That performance blew me away. Ian had all the magic I imagined Jim having. Gene, having seen Jim in the 60’s, actually said that Ian was better, being sober and all. We saw them many times after that, traveling to New York, Montreal, California and even London for the shows. Most times we were in the first or second row and just a few feet away from Robby and his guitar. Wow.
A few things have changed over the past couple of years. Ian Astbury returned to his band, The Cult. Since I am a huge Cult fan, this pleases me, even though I miss him with the Doors. Ray and Robby can’t call their band any version of “The Doors” as a band name anymore thanks to a law suit from John Densmore, the original drummer. My opinion of him is best left unsaid. So now they are just “Robby Krieger and Ray Manzarek of The Doors.” Densmore and his lawyers can’t take that away from them. They have a new singer, Mili Matijevic, who has a hell of a voice and a lot of charisma, if not the magic of Ian Astbury.
Saw them last night in Atlantic City, and it was a hell of a show. Best of all, I got to stand just a few feet away from Robby while he played. At one point, he and Ray were talking, and Robby’s fingers still moved absently over the strings. I guess it’s just that natural for him. Robby plays with a pick, without a pick, fingertips the strings (he did that long before Eddie VanHalen, thank you very much) and makes the fluid strumming of flamenco style seem effortless. I never get tired of watching him. He’s just that good. Together, he and Ray create a musical atmosphere and carry the audience along for the ride. After all these years, the power never fades. It’s still a “dance on fire” and an experience that I wouldn’t give up for anything.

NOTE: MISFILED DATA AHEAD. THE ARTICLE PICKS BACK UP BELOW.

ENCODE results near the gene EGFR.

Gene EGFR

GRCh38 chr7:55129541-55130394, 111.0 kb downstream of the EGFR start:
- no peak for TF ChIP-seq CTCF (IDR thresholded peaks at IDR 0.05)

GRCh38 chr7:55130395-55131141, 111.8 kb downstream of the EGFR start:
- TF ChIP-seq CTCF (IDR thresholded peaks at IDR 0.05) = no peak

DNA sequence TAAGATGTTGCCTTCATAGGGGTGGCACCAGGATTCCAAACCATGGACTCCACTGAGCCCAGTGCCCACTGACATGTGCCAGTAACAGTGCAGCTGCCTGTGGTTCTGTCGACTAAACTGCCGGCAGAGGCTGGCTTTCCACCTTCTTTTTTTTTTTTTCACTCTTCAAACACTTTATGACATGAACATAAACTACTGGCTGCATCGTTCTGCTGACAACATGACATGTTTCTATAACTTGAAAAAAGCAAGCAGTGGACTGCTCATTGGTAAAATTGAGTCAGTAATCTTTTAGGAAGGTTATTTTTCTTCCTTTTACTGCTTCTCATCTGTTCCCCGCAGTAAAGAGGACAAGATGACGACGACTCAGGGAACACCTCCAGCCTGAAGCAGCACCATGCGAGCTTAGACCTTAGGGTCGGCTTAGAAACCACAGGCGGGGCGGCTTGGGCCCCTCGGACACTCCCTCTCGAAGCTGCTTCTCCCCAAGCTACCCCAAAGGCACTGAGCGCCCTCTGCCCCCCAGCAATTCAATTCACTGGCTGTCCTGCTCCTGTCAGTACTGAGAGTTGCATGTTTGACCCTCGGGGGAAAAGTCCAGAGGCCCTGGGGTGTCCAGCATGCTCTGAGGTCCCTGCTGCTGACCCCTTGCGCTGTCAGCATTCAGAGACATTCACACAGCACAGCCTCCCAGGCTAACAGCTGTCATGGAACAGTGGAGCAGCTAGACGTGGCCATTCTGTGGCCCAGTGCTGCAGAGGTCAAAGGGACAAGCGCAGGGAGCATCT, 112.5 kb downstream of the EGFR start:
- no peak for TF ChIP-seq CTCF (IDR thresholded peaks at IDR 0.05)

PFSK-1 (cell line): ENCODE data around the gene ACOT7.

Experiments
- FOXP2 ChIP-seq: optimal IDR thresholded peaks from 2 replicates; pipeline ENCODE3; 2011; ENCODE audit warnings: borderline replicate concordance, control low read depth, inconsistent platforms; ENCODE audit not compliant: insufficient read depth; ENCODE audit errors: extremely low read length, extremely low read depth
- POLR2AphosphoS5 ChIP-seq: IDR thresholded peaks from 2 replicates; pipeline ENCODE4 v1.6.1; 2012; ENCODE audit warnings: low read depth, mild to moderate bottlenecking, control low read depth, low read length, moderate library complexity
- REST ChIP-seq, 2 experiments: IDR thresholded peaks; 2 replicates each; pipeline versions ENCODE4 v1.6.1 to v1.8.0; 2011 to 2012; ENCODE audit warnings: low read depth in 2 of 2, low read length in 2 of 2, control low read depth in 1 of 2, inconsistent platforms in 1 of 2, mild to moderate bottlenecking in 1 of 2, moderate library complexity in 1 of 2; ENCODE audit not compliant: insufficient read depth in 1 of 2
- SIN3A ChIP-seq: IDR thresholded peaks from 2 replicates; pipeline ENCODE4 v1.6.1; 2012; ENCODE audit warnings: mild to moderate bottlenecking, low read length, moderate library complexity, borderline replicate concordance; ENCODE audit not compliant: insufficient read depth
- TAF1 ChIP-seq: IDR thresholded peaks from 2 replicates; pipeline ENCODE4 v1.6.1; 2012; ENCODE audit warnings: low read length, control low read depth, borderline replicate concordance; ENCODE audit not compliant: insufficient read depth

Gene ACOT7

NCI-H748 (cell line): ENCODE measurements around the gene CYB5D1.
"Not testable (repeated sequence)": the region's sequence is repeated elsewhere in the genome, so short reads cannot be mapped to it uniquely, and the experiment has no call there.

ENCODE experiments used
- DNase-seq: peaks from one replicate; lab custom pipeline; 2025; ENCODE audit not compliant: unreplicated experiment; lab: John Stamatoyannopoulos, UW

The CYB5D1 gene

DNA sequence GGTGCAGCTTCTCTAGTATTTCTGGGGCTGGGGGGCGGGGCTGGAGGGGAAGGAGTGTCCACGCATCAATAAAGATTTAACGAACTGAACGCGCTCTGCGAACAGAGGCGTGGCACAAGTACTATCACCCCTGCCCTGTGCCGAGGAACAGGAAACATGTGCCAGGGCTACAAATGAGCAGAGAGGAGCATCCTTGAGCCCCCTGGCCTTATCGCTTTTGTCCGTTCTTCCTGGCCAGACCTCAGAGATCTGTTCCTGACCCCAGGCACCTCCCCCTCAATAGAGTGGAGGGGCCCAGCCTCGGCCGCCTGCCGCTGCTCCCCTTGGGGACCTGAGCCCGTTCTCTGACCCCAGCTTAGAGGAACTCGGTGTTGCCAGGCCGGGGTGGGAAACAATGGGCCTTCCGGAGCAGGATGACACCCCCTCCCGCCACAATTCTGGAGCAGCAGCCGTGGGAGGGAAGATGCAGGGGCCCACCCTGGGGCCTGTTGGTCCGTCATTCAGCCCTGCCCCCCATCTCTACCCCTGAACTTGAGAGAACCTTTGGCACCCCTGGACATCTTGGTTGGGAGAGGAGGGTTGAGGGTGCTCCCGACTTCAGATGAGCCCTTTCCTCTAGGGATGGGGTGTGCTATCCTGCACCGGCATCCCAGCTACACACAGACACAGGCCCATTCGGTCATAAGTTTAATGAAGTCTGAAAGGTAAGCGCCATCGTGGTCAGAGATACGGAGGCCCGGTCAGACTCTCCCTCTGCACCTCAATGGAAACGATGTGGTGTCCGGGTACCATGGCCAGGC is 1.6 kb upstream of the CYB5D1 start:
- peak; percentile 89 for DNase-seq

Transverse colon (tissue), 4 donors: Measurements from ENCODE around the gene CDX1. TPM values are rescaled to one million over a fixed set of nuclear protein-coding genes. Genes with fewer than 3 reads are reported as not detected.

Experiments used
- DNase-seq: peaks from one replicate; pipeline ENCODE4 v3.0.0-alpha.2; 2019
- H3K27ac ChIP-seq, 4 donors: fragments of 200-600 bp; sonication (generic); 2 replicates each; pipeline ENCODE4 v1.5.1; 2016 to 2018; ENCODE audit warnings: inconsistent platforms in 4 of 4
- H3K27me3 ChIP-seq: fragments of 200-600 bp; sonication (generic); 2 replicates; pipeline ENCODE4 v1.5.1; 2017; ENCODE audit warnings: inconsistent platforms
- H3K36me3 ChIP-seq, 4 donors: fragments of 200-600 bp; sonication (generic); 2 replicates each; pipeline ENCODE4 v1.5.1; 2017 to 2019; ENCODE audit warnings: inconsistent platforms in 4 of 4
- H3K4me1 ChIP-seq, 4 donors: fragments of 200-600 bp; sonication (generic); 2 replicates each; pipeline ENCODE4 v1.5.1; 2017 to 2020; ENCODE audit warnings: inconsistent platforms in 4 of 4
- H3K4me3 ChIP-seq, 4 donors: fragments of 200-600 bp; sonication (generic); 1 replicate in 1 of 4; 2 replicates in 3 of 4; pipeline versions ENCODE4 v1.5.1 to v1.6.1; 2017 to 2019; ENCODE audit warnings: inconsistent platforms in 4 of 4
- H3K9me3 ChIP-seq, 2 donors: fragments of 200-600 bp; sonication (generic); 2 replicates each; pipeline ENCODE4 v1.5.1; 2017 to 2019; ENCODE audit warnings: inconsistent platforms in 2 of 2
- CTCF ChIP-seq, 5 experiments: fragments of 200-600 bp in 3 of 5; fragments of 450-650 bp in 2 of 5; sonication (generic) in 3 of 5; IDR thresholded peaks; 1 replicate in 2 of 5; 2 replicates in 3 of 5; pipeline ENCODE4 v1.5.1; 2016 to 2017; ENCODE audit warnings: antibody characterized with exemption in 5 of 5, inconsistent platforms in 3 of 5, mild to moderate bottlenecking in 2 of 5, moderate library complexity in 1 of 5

I don’t drink much. I’ve been drunk a grand total of once in my life. It wasn’t pleasant, so I don’t feel like repeating the experience. So what would I be doing on the famous Bourbon St. in New Orleans?
We had to go to Jefferson Parrish, Louisiana for the worst of family emergencies, but were determined to appreciate a bit of the scenery despite the sadness each day brought. Certainly, the Big Easy is a good place to forget your troubles. So we tried some local cuisine, and wandered the streets. One restaurant had a guy playing a trumpet out a window to attract patrons. Street musicians, sometimes entire bands, were common, and most of them were very good. You can hear Bourbon Street from about two blocks away. The street is lined with bars and strip clubs and a few souvenir shops thrown in for good measure. Every bar blares music out open windows and doors, to the point where you can barely differentiate one song from the next. During the day, it’s chaotic. At night, it’s like one giant party stretching well over 10 blocks. Every night is Mardi Gras.
I got a frozen daiquiri from a bar called Jester’s in a plastic cup as long as my forearm. They gave up some jester beads with the drink, which I was happy to add to my growing collection. No, I did not lift my shirt for the beads. On every side, people crowded overhead balconies and tossed beads to those of us below. Gene kept getting hit in the head with them. I guess I was the original target, though I didn’t actually see anyone throw them to me. Not being proud, I picked up several off the ground. Why not? I ended up with quite a collection that way.